Eating disorders such as anorexia nervosa (AN) are serious psychiatric illnesses with the highest death rate among all known psychiatric conditions. People with anorexia nervosa often have terrible eating habits, incredibly low weight, and an intense fear of gaining weight. Sadly, many people—including celebrities—and we ourselves may have a loved one struggling with this illness.
While there’s no one-size-fits-all treatment for eating disorders, researchers at Kyoto University’s Graduate School of Medicine find that mindfulness meditation may be effective in treating anorexia nervosa.
Their findings, published in the journal BJPsych OPEN revealed that the practice alone reduced obsessive weight concerns and anxiety common among anorexic patients. They attributed this to the decrease in activity in certain brain structures involved in anxiety such as the putamen, caudate, and orbital gyrus. The meditative practice was also shown to help shield mental health.
Mindfulness is believed to build an attitude of acceptance coupled with detachment from the ‘self’. With meditation, one can attain a state of mindfulness.
Prior studies suggest mindfulness-based intervention helps with emotion regulation for anxiety and can assist with many mental illnesses, including anorexia nervosa recovery. However, studies on whether mindfulness can help in clinically tackling anorexia nervosa are rather limited.
For this reason, the Japanese researchers set out to determine the neural link between the effect of mindfulness practice on alleviating crippling anxiety about gaining weight and self-image in patients with anorexia nervosa.
The team enrolled 21 patients with anorexia nervosa in a four-week mindfulness-based intervention program. All participants were given questionnaires to fill out to assess their psychological traits. They also underwent a functional MRI task before and after the mindfulness training which enabled the researchers to examine the effects of mindfulness on anxiety. The team designed the task such that it induced weight-related anxiety and got the patients to try to regulate their anxiety.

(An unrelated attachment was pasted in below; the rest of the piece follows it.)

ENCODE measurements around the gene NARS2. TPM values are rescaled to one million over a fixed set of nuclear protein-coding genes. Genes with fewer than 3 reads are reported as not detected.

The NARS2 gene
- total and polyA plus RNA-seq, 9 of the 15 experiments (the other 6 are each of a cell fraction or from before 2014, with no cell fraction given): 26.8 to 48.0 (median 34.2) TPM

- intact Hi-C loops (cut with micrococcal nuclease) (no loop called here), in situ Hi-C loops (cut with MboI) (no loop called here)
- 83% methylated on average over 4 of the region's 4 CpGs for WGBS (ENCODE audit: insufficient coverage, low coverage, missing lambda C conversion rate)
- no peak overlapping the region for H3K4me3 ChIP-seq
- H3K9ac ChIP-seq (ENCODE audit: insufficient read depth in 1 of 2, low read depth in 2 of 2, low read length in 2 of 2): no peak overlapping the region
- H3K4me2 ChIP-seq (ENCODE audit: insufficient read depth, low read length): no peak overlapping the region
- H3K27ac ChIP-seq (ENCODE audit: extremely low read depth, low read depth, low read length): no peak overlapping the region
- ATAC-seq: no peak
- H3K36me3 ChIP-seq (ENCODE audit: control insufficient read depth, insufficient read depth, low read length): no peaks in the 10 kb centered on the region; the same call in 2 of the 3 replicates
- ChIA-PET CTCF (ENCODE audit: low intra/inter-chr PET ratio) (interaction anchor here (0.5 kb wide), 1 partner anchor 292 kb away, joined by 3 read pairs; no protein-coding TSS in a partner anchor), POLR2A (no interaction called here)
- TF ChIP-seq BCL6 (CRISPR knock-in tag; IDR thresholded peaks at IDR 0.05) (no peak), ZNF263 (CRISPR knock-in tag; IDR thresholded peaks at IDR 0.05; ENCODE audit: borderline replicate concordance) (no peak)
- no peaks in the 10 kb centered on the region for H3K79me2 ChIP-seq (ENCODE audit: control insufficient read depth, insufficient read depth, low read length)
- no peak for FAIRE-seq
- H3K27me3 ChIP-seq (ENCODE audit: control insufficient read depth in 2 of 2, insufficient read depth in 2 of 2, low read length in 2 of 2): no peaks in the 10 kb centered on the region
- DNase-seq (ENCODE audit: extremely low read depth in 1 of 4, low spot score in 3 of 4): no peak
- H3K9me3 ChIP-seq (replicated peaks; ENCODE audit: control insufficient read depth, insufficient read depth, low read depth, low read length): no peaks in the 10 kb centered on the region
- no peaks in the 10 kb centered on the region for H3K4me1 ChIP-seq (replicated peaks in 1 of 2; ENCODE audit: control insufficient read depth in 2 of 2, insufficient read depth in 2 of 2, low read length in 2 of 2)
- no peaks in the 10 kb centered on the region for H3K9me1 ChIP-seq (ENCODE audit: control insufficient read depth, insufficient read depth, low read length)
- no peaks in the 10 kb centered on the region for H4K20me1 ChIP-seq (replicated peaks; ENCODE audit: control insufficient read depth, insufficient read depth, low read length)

In the end, they found that mindfulness-based intervention decreased “mind wandering” in anorexic patients whose internal thoughts easily drifted away from reality.
Practicing mindfulness meditation could reduce emotional arousal and promote the detachment of the ‘self’ in patients suffering from anorexia. The team also highlights the practice’s ability to reduce anxiety in anorexic patients, not just at a subjective evaluation level but also at a neural level.
“We anticipate practical implications of our results in clinical psychiatry and psychology and broader research into mitigating suffering through mindfulness, using the strategy of self-acceptance,” says co-author Toshiya Murai.
Although the study authors suggest the need for further research, they believe this study sheds light on the neural mechanisms behind mindfulness practice’s potential ability to treat anorexia nervosa.